three regiments and he withdrew across the country bridge to this side of the river. The artillery of the enemy was playing upon the railroad bridge, and Evans' bridge had at last to move forward by the county road and cross,if at all, the bridge half a mile above the railroad.
About 2 o'clock in the afternoon one hold and daring incendiary succeeded in reaching the bridge, and covered by the wire wall of the abutment, lighted a flame which soon destroyed the superstructure, leaving the masonry abutments and pier intact. At that time re-enforcements which I had ordered from Richmond were hourly expected. It was very important for us now to save the country bridge, the only means remaining of crossing the river in this vicinity. Evans' and Clingman's brigades were ordered to cross, supported by Pettigrew's brigade, and the Mississippi brigade, just coming in, was ordered to move forward at once.
The enemy were driven back from their position on the line of the railroad, but on account of the lateness of the hour, the nature of the ground, and the fact that our artillery, cavalry, and a large portion of the re-enforcements had not yet arrived, it was not advisable to attack their strong second position that evening. During the night the enemy made a hurried retreat to their fortifications and gunboats, moving with such celerity that it was useless to attempt pursuit with any other arm than cavalry, of which at that time, unfortunately, we had none. I passed over the railroad from the Neuse Bridge to Wilmington on the 24th and returned last night. The bridge is fast being repaired. At present we are subjected to the temporary inconvenience of transshipment across the county bridge, but in a very few days this will be remedied and everything restored to the former condition.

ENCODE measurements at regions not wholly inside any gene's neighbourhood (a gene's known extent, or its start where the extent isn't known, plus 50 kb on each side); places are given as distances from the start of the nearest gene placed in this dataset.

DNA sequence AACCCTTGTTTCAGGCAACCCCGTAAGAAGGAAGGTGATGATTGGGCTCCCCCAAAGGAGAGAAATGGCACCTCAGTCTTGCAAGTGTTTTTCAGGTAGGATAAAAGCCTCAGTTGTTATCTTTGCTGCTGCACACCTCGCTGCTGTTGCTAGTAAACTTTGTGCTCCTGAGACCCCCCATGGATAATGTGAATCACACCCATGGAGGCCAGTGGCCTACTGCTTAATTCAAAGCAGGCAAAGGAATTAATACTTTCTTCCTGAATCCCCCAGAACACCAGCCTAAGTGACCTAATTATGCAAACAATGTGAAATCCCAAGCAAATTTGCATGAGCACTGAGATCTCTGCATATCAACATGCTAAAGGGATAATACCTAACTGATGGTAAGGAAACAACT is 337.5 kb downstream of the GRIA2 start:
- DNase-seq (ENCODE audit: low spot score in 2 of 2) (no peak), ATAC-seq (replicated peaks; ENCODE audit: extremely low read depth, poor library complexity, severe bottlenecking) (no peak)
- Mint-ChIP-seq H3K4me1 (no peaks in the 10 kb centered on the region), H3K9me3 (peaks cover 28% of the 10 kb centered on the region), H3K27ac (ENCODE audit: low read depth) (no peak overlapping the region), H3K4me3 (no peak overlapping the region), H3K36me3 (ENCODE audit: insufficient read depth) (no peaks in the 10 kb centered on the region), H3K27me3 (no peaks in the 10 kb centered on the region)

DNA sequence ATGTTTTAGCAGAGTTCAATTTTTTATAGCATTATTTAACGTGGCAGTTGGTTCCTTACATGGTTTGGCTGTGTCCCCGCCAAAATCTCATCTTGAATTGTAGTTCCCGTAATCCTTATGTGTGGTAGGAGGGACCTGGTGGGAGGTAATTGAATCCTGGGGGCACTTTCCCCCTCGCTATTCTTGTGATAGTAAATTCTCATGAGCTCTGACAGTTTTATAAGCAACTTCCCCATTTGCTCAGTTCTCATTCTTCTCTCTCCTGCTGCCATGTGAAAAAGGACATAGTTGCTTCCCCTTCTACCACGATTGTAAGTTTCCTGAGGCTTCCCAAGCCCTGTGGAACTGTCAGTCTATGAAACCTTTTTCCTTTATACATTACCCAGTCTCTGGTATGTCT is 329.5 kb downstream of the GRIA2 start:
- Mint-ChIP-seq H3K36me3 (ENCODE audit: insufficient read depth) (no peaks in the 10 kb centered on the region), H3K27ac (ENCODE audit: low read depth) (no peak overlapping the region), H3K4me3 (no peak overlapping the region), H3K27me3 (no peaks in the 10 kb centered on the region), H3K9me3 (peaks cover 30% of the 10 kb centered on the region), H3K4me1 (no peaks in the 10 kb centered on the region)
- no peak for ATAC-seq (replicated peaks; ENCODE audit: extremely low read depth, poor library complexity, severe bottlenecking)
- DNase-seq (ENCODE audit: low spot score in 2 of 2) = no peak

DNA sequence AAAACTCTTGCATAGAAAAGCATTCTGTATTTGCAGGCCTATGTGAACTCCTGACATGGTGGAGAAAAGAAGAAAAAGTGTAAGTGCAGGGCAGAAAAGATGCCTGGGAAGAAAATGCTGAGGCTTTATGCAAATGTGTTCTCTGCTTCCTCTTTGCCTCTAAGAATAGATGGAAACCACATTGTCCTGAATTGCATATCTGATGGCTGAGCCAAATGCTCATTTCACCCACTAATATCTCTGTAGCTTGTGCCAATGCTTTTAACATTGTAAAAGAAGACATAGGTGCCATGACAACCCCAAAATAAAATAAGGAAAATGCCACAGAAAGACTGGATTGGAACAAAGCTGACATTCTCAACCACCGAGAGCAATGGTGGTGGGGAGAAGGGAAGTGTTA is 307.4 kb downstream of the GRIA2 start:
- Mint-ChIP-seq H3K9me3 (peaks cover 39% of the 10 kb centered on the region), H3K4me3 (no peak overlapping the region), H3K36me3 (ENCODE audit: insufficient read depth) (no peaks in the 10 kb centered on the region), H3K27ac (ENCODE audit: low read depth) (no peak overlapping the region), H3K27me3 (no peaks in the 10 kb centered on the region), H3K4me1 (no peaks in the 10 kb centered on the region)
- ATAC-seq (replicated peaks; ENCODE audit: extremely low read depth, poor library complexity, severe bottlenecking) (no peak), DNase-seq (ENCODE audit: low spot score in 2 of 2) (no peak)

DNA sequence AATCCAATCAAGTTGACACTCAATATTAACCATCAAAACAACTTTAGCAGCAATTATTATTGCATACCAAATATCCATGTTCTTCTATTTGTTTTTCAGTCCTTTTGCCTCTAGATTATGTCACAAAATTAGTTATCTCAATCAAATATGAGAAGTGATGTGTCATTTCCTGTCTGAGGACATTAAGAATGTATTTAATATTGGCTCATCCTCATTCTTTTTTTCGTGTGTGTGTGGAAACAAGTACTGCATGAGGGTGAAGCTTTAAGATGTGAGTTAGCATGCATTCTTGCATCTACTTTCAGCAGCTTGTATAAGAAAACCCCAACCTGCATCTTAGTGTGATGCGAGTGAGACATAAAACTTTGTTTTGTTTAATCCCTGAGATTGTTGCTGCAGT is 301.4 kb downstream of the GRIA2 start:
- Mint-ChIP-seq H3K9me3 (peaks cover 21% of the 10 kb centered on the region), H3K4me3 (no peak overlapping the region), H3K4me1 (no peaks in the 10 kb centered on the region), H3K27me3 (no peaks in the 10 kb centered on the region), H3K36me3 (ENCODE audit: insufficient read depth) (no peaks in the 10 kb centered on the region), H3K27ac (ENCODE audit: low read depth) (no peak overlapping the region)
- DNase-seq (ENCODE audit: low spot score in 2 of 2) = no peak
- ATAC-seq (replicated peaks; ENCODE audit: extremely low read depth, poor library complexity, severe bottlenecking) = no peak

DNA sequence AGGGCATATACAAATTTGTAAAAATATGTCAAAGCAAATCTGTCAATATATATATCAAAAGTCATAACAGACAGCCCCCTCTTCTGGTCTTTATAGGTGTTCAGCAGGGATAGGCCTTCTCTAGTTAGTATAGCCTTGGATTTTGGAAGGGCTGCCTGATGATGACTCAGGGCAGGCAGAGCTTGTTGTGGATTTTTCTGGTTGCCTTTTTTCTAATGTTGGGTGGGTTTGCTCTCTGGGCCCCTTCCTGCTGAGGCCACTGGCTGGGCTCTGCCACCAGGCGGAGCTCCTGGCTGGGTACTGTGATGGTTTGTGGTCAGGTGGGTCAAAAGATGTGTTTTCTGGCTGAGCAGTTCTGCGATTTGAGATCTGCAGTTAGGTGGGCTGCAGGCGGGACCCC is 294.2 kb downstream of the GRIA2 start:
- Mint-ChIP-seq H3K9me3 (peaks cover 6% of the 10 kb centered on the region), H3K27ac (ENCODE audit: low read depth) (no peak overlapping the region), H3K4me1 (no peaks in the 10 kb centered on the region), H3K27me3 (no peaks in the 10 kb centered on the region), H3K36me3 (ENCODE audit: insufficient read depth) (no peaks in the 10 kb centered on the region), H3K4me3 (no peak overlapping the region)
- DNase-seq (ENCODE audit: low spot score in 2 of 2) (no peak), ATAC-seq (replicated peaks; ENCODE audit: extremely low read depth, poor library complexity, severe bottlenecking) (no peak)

I regret that this grand army of invasion did not remain in the interior long enough for us to get at them. As it is, they burned the superstructure of two brigades, which cost originally less than $10,000 and can be replaced at once, and have utterly failed to attempt to take advantage of the temporary and partial interruption of our railroad line for the purpose of striking a decisive at any important point before we could thoroughly re-establish our communication with it.
I beg leave to call your attention to the reports of Lieutenant Colonel [W. H.] Stevens, C. S. Engineers, and of Lieutenant-Colonel Pool, as well as to those of the three brigadier-general previously named.
Our loss is reported at 71 killed and 268 wounded,and about 400 missing. Most of the latter were taken prisoners at Kinston Bridge, and have since been returned paroled.
I am, general, very respectfully, your obedient servant,
G. W. SMITH,
General S. COOPER,
Adjutant and Inspector General, Richmond, Va.
No. 34. Report of Lieutenant Colonel Walter H. Stevens, C. S. Engineers, of operations December 16-17.
HEADQUARTERS, Goldsborough, N. C., December 19, 1862.
GENERAL: I have the honor to submit the following report:
On the morning of Tuesday, the 16th instant, by your direction. I posted Lieutenant-Colonel Pool's battalion of North Carolina Troops